You can value truth as a terminal goal, but that is a strong claim. It is not something you just say because duh. You don’t know that religion is harmful in general. As far as I can tell, becoming very good at valuing truth has harmed me. “Value truth” as a meme is a good one, but like most such memes, it is not meant to actually be implemented. Religious people don’t follow their religions, and if they did it would be a horrible mess incompatible with civilization as we know it (possible exception: Islamists). (See it’s okay for me to make claims based on deductive reasoning because my ideology doesn’t say you can’t do that. My ideology says that the world is too complicated and the state of social sciences is too, well, unscientific to do anything else.) It might make sense to go around saying that we what can be destroyed by truth should be. It does not make sense to actually destroy everything that can be destroyed by truth (there is also my finite-time argument but I am not going into that now because brief).
Humans are really, really complicated. You can’t expect that truth-optimizing will actually be optimal for them. There are the obvious points where truth is useful. If you deny physics, your planes won’t fly. If you find a new useful truth, you can use it to build cool things and make a ton of money. Religion is not such an obvious point. Religions have been under selective pressure for hundreds or thousands of years. For most things, the best version of it or solution to it hasn’t been tried. It’s possible that a future super-religion will incorporate not being built on lies. It’s possible that atheism in its current form is in fact the best existing religion—although of course it lacks a lot of elements of community and ritual and enforcing morality/cooperation and making people have lots of kids (which I am not sure is a good thing because I can’t really wrap my head around valuing human lives, but presumably) and pointing to atheist income levels or IQ or something similar is heavily confounded by the people who can become atheists in a religious world. However, neither of these are self-evident. Religion does things, and assuming that you can just throw all of them out because it’s not factually true is naive; note that current atheists are still surrounded by culture, which is overwhelmingly religious and full of religiously based memes without context. What is “don’t brag about charity” for? It’s for proving that you’re really doing it for God and not to gain status. I’m not a utilitarian, but you are, Ozy. If religion is useful, people should be religious, even though it isn’t true.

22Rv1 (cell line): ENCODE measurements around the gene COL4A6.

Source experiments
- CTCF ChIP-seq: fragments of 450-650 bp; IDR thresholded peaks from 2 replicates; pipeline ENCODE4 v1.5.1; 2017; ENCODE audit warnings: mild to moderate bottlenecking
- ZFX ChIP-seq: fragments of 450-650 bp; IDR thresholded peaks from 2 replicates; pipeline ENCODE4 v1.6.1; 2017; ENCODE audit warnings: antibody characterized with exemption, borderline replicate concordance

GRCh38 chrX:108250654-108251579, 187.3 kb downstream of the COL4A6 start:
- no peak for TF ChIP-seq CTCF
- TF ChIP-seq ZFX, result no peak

EDIT: Alyssa Vance (http://rationalconspiracy.com) points out that while believing what everyone else believes will lead to having similar outcomes as them, sometimes doing unusual things is necessary, and in that case truth is very important because you don’t know what you don’t know.